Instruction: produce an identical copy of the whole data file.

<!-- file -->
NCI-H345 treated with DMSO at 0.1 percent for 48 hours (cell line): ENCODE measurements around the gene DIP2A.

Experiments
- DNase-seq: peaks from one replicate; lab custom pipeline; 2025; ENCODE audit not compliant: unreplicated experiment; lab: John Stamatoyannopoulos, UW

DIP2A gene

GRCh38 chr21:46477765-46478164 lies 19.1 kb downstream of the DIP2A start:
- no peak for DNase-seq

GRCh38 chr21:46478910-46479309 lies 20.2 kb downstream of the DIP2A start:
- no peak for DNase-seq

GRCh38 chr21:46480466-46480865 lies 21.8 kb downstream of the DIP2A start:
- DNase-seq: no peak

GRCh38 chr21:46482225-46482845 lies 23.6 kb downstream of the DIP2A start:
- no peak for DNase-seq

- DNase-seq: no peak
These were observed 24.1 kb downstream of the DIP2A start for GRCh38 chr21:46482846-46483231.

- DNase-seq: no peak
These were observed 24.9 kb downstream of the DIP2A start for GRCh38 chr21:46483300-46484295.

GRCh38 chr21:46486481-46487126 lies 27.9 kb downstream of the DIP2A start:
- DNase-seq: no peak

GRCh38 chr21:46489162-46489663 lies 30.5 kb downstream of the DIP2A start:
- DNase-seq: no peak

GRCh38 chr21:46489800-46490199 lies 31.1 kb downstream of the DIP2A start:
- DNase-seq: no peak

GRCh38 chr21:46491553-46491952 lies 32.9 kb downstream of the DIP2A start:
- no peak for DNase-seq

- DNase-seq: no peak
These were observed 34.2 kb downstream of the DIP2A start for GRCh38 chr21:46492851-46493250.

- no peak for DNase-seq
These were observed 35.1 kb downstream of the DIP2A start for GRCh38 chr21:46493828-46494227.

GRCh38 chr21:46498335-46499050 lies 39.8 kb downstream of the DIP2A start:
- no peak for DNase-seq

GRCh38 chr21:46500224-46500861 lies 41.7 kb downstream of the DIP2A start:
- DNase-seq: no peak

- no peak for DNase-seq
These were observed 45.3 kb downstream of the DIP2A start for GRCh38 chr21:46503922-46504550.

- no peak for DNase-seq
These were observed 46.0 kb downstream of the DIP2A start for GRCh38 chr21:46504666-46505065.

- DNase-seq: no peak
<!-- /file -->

NCI-H345 treated with DMSO at 0.1 percent for 48 hours (cell line): ENCODE measurements around the gene DIP2A.

Experiments
- DNase-seq: peaks from one replicate; lab custom pipeline; 2025; ENCODE audit not compliant: unreplicated experiment; lab: John Stamatoyannopoulos, UW

DIP2A gene

GRCh38 chr21:46477765-46478164 lies 19.1 kb downstream of the DIP2A start:
- no peak for DNase-seq

GRCh38 chr21:46478910-46479309 lies 20.2 kb downstream of the DIP2A start:
- no peak for DNase-seq

GRCh38 chr21:46480466-46480865 lies 21.8 kb downstream of the DIP2A start:
- DNase-seq: no peak

GRCh38 chr21:46482225-46482845 lies 23.6 kb downstream of the DIP2A start:
- no peak for DNase-seq

- DNase-seq: no peak
These were observed 24.1 kb downstream of the DIP2A start for GRCh38 chr21:46482846-46483231.

- DNase-seq: no peak
These were observed 24.9 kb downstream of the DIP2A start for GRCh38 chr21:46483300-46484295.

GRCh38 chr21:46486481-46487126 lies 27.9 kb downstream of the DIP2A start:
- DNase-seq: no peak

GRCh38 chr21:46489162-46489663 lies 30.5 kb downstream of the DIP2A start:
- DNase-seq: no peak

GRCh38 chr21:46489800-46490199 lies 31.1 kb downstream of the DIP2A start:
- DNase-seq: no peak

GRCh38 chr21:46491553-46491952 lies 32.9 kb downstream of the DIP2A start:
- no peak for DNase-seq

- DNase-seq: no peak
These were observed 34.2 kb downstream of the DIP2A start for GRCh38 chr21:46492851-46493250.

- no peak for DNase-seq
These were observed 35.1 kb downstream of the DIP2A start for GRCh38 chr21:46493828-46494227.

GRCh38 chr21:46498335-46499050 lies 39.8 kb downstream of the DIP2A start:
- no peak for DNase-seq

GRCh38 chr21:46500224-46500861 lies 41.7 kb downstream of the DIP2A start:
- DNase-seq: no peak

- no peak for DNase-seq
These were observed 45.3 kb downstream of the DIP2A start for GRCh38 chr21:46503922-46504550.

- no peak for DNase-seq
These were observed 46.0 kb downstream of the DIP2A start for GRCh38 chr21:46504666-46505065.

- DNase-seq: no peak